Back to Monolithic Applications in BI and Data Analytics? Top 3 Ways That Marketers Could Be Affected
Back in June, CRM software giant Salesforce.com announced its acquisition of Tableau—the business intelligence (BI) tool with the lion’s share of the BI market. For marketers, among others, I saw it as setting an industry reversion back to monolithic applications. Not those on-premises mainframe monsters that banks are still so fond of, but a new era of single-vendor applications in the cloud. We have seen it happening recently with Google acquiring Looker and Microsoft strengthening its market share with Power Apps.
Here are the three biggest implications of the “back-to-monolithic-applications” trend marketers will see in the coming years:
1. The One-Stop Shop
Ultimately, what this means for marketers is that many small and midsize companies may soon be content with Salesforce as a one-stop shop for their marketing and sales platforms, helping CMOs align marketing efforts tightly with sales outcomes to achieve better revenue growth. In the short term, this is good news. Now you can manage your sales pipeline, customer experience, and channel interactions and how they are affected by various campaigns in one monolithic application. In the medium term I can see organizations ingesting data from social media platforms and other external unstructured sources to analyze data within Salesforce.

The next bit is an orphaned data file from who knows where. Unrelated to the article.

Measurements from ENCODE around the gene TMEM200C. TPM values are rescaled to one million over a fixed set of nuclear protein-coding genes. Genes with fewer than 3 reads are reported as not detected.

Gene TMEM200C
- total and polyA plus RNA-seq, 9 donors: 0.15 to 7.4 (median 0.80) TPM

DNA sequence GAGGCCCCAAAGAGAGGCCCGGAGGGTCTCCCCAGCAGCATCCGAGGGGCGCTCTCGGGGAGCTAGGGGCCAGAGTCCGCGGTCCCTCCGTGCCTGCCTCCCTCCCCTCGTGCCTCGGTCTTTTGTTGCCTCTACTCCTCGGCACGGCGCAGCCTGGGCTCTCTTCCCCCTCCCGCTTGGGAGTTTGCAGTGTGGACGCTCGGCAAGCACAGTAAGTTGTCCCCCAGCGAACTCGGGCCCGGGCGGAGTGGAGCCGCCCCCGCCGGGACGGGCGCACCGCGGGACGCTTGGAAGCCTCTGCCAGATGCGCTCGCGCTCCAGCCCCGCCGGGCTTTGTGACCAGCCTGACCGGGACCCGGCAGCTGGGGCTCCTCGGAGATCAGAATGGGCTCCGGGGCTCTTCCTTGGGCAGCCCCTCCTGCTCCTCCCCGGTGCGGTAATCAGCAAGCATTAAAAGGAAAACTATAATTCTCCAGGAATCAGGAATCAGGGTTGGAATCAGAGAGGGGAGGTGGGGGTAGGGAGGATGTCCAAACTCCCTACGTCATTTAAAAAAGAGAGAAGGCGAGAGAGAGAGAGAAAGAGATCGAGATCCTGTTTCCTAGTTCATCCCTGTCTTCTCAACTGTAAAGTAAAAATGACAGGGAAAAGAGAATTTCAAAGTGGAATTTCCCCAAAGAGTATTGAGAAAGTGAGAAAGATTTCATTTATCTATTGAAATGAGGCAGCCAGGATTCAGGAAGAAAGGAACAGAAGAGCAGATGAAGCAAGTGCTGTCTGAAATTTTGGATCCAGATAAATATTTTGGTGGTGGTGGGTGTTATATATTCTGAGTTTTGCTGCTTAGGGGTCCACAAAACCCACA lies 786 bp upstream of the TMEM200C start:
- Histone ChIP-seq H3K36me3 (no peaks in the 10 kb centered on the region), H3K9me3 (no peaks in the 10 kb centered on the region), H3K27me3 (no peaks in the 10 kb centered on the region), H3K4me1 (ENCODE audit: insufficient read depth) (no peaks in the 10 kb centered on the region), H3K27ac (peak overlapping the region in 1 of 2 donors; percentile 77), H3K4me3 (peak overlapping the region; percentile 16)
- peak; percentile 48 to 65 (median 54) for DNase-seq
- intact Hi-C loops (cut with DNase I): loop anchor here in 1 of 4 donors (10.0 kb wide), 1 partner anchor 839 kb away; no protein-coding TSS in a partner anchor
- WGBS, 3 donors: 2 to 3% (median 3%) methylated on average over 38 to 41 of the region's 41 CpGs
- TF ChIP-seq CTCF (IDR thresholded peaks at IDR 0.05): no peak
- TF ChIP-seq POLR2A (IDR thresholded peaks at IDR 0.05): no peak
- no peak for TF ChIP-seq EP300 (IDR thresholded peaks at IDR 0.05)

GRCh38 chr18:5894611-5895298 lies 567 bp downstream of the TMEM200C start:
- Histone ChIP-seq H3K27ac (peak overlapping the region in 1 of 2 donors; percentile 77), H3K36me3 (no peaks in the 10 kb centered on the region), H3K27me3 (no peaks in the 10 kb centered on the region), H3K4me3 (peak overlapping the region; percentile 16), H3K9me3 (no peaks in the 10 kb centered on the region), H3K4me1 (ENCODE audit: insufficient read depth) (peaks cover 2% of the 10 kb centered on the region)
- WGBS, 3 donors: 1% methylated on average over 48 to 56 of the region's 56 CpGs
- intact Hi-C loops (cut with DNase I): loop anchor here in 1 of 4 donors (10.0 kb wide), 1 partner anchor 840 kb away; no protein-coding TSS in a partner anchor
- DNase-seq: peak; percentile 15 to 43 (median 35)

2. Less Purchasing
As we know, Tableau is both an on-premises and a cloud offering. This goes against the foundational principle of Salesforce that software is a cloud-only offering. I suspect Salesforce will continue providing the on-premises-supported version of Tableau because there are already so many organizations already on that platform. Perhaps the newer iterations of the Salesforce product suite will be bundled with the cloud version of Tableau. This opens up a whole new market for Tableau, which was previously unreachable. Those organizations that choose to purchase Salesforce as a CRM solution now get the cloud version of Tableau. Most organizations prefer to deal with fewer vendors for training and supportability. This makes the subsequent decision around enterprise BI and analytics software selection an easy one. Just go with what we have already: Tableau.
3. Potentially Smarter Self-Service